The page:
To bant or not to bant?

The Heart and Stroke Foundation of South Africa points out that the fats promoted in Noakes’s popular The Real Meal Revolution cookbook are mostly "bad fats" like saturated animal fats like lard and butter.
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The last supper: As fun and challenging as banting on a budget has been, our rural doctor blogger can’t decide whether Tim Noakes’ diet is a keeper.

I have reached the end of my two-week budget banting challenge.

My “last supper” was a spectacular meal: chicken with zucchini two ways! I cooked my last piece of chicken in the oven with a bit of butter and a lot of chilli. I served the chicken with a bowl of courgette tzatziki and a side serving of cooked zucchini slices.

Perfection.

Formally, this is the end of my two-week budget banting challenge. I have found that limiting my ingredients fueled my creativity, and I want to continue experimenting with new ways of preparing food on a limited budget.

I am still looking to find someone from my community who might be willing to try a few of the meal plans I have worked on.

Until then, I will continue to limit my weekly shopping basket to about R150, but contrary to the last fortnight, I will no longer be holding back at dinner parties or family lunches.

I have also really missed being able to entertain, so from time to time I will be spending a little more in order to share some of my meals with others. As fun and challenging as this has been, becoming a social outcast because of some odd eating habits is not high-up on my agenda.

Two is always better than one, and I look forward to being able to say, out loud, “Could you pass the butter please?”

To bant or not to bant?

[quote float=”right”]”For many of my patients, putting food on the table is an everyday struggle. Criticising their food choices is probably not going to be helpful.”

To bant or not to bant? That is the question.

To be perfectly honest, I don’t have the answer. For now, I’m going to carry on focussing on making healthy, low-cost meals for myself, and advise my patients to branch out of the sea of starch and try some of these alternatives.

Next time I hear “pap is all I can afford,” I will be able to provide a convincing argument that actually it is not – in truth there are many other options, and they don’t all cost an arm and a leg.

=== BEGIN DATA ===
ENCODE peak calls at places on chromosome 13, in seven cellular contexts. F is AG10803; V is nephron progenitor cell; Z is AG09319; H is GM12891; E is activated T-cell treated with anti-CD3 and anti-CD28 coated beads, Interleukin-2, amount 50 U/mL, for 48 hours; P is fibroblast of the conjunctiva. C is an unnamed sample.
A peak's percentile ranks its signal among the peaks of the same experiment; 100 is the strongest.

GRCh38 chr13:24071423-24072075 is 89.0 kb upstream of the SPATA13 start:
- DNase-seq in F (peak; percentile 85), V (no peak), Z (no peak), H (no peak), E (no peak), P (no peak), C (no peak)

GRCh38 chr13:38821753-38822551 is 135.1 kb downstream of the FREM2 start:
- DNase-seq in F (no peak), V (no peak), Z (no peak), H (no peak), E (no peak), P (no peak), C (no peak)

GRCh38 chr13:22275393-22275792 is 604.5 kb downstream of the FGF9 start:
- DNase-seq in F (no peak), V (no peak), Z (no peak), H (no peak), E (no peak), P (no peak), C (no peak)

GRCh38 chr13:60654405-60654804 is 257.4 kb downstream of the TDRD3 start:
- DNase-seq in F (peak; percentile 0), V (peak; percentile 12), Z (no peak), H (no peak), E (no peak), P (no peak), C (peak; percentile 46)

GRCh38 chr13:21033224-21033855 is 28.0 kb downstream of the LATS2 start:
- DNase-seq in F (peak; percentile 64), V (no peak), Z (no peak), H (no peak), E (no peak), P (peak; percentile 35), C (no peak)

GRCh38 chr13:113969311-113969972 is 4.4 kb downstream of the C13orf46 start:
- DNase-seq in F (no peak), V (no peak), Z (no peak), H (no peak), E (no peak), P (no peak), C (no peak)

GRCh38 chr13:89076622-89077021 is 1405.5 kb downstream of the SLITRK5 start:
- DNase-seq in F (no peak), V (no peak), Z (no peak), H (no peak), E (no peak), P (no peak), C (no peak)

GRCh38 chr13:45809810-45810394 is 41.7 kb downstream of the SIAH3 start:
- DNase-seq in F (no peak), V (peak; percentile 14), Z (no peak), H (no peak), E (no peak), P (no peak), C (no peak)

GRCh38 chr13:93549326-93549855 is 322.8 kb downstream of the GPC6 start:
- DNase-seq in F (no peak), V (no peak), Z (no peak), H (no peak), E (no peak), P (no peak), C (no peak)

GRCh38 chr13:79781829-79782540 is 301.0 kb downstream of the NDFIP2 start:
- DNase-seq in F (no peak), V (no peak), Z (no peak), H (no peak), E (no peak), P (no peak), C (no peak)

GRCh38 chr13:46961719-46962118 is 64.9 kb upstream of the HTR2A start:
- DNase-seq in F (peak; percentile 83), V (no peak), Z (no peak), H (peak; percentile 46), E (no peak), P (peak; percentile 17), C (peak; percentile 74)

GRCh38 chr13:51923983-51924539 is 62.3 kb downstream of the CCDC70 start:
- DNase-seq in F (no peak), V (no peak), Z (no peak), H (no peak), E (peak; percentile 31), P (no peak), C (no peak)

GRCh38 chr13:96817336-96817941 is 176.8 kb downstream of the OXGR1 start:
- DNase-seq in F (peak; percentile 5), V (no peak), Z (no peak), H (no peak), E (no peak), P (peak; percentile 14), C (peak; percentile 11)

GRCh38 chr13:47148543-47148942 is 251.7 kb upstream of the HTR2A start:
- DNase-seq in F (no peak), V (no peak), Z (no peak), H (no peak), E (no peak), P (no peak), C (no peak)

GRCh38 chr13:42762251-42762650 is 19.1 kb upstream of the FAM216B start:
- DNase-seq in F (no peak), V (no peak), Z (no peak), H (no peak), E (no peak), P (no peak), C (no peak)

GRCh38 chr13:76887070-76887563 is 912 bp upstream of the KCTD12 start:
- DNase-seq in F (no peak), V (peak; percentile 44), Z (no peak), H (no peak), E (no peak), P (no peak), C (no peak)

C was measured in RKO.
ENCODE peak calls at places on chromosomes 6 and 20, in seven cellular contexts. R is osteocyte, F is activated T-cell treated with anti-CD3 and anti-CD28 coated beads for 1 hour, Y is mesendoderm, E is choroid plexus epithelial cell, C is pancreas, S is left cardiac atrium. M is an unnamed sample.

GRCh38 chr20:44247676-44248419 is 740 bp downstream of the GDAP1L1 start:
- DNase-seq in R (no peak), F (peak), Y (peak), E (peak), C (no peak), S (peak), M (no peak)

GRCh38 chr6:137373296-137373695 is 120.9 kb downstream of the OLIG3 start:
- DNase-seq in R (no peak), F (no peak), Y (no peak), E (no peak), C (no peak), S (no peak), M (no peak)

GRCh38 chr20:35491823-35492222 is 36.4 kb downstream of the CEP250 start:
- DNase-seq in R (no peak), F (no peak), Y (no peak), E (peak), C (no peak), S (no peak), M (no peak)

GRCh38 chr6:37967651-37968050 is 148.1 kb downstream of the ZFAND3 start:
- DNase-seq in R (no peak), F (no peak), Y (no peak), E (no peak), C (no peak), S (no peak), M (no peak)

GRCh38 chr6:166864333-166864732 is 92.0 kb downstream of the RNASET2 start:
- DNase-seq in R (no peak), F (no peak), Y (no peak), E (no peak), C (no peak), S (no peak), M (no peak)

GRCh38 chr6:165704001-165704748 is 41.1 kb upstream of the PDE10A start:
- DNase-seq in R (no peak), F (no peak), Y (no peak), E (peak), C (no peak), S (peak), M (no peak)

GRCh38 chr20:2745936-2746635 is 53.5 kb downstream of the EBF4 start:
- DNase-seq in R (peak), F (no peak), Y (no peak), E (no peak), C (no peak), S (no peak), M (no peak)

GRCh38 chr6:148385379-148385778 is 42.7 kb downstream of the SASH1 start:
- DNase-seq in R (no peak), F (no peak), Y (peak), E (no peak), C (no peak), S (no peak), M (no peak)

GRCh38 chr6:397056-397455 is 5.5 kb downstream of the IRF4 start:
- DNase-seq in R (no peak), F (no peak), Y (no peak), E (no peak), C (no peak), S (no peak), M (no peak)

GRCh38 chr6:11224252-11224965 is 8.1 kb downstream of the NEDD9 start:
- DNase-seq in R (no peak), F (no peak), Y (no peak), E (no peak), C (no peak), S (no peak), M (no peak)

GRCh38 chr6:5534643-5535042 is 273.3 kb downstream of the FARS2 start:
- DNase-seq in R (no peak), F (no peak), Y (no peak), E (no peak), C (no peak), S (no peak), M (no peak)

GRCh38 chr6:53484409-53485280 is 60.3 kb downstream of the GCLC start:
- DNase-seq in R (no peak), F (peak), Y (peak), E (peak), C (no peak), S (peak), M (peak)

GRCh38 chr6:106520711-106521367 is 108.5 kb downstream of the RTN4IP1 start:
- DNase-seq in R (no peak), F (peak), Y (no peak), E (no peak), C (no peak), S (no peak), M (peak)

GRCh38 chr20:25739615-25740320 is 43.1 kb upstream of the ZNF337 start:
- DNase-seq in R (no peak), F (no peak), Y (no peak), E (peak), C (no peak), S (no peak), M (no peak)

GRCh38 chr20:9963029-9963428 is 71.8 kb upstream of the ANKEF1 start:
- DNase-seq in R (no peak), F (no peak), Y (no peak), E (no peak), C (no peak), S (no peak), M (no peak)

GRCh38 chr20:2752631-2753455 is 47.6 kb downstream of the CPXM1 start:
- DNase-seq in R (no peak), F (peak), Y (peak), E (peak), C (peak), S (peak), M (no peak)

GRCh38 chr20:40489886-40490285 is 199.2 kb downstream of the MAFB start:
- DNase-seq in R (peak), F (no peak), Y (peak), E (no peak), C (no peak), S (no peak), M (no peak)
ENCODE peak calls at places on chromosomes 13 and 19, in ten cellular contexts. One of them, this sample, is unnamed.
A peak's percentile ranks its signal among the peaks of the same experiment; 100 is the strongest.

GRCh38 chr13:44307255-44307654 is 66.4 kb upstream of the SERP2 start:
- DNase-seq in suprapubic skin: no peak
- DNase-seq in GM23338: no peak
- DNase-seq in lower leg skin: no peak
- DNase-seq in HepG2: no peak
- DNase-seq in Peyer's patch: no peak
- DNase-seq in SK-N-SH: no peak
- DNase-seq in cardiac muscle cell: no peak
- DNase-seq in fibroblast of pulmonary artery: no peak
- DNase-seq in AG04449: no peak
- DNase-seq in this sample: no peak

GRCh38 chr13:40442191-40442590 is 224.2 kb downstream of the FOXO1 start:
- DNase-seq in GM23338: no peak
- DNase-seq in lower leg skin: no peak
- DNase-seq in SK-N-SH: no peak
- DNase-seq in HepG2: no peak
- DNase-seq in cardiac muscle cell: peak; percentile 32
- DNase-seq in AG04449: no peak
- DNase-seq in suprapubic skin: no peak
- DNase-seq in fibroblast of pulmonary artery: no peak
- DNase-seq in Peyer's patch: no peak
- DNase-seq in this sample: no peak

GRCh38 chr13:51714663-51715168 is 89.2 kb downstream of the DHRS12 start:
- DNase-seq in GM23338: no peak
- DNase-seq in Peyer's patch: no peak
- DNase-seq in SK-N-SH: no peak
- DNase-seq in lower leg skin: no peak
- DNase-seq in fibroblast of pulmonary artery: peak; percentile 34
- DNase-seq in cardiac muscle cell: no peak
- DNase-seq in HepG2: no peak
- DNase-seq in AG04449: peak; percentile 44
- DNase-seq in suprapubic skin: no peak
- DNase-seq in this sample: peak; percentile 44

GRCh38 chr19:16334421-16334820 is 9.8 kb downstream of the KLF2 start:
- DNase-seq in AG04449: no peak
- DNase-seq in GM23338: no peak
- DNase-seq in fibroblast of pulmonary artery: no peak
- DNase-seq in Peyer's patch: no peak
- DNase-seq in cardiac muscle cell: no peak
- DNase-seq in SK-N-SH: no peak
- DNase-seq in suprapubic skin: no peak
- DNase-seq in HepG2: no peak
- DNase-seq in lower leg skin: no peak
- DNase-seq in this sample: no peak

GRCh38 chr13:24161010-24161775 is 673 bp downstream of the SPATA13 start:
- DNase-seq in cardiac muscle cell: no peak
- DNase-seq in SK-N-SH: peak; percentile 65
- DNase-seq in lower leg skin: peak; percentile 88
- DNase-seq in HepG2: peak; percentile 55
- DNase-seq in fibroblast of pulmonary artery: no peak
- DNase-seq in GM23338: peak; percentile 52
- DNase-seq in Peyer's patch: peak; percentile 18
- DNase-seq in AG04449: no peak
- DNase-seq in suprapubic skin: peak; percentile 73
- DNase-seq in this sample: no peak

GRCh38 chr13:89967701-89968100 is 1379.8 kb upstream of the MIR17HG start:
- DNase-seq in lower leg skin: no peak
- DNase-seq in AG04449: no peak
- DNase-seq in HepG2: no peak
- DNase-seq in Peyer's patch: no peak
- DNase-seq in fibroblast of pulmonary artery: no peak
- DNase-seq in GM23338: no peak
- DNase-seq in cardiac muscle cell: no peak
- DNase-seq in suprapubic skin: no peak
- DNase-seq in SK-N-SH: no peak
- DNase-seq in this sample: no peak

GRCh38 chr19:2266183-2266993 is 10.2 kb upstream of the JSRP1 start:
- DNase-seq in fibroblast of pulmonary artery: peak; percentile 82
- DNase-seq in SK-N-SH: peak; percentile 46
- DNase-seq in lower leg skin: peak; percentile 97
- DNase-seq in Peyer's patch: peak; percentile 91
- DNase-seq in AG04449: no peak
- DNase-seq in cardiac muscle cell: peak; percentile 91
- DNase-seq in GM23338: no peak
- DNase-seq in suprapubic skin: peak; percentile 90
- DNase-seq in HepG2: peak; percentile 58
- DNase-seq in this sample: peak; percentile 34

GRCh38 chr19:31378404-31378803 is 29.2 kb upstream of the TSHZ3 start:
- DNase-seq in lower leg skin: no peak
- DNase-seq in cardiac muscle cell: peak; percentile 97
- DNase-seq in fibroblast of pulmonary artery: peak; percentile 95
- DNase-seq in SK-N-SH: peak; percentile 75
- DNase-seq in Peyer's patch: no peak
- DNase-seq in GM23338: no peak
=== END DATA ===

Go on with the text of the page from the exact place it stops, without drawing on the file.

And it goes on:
Things I have gained from this challenge:

  • Creativity. Regardless of diet choice, surviving on R150 a week is difficult, and requires careful planning and a lot of innovation;
  • Consciousness about wastage. We waste so much food. I used to throw out food that had past its sell-by date or was not looking quite as fresh as when I bought it.  Now I am reusing tea bags and keeping aside potato peels for meals and snacks;
  • Knowledge. I have learnt a great deal about nutrition over the last few weeks. I don’t have all the answers yet, but am committed to continue learning and exploring;
  • Perspective. Limiting your budget can change how you think. I have gained a much more tangible understanding of one of the many challenges that people in my community are faced with;
  • Humility. I did this out of choice. For many of my patients, putting food on the table  is an everyday struggle. Criticising their food choices is probably not going to be helpful. Educating people to make healthier food choices is empowering, but only if it can come from a place of deep understanding and respect;
  • Wisdom. With enough butter, anything tastes good;
  • Drive. As a global community, we need to invest more money into research on human nutrition. Obesity has reached epidemic proportions and we need good solid science to support nation-wide public health policies. It is our duty to drive the changes we want to see in the world.

Things I have lost:

  • 1.7 kgs;
  • Cravings for sugary things. At first I missed the odd sweet or chocolate, but now, I hardly think about;
  • The post-prandial coma phenomenon. I no longer feel a dip in energy after meals;
  • I also lost out on a few really incredible family meals over the last two weekends, but there will be plenty of opportunities to make up for it.

Starting a new week, I decided to treat myself to some new ingredients. I had been craving fresh things, so added some lettuce and green peppers to my basket, and also stuck to meats that I know and trust.

I will revisit offal one day, but not today.

Here’s how I filled my basket this week:

  • Four fresh chicken thighs R35.60
  • Streaky bacon R23.99
  • Large eggs 18 R23.99
  • Bringal R9.99
  • Green pepper R4.35
  • Lettuce R8.99
  • Cauliflower R14.99
  • Chilli R0.35
  • Onions R3.30
  • Milk R9.99
  • Fresh cream 250ml, fresh R10.99
  • Tinned tomato: R7.99

Total: R155.50

 

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One comment

  1. I can’t tell you how much I have enjoyed this blog – in so many ways; the creative meal planning, the humour, the insights. And the reminder of how many people are out there trying to feed whole families on R150. I barely get away with spending R150 every time I pop into the shops on the way home from work and that is over and above my weekly food shop. I am reminded to be grateful for what I have
    I will miss this blog. Looking forward to the next one….

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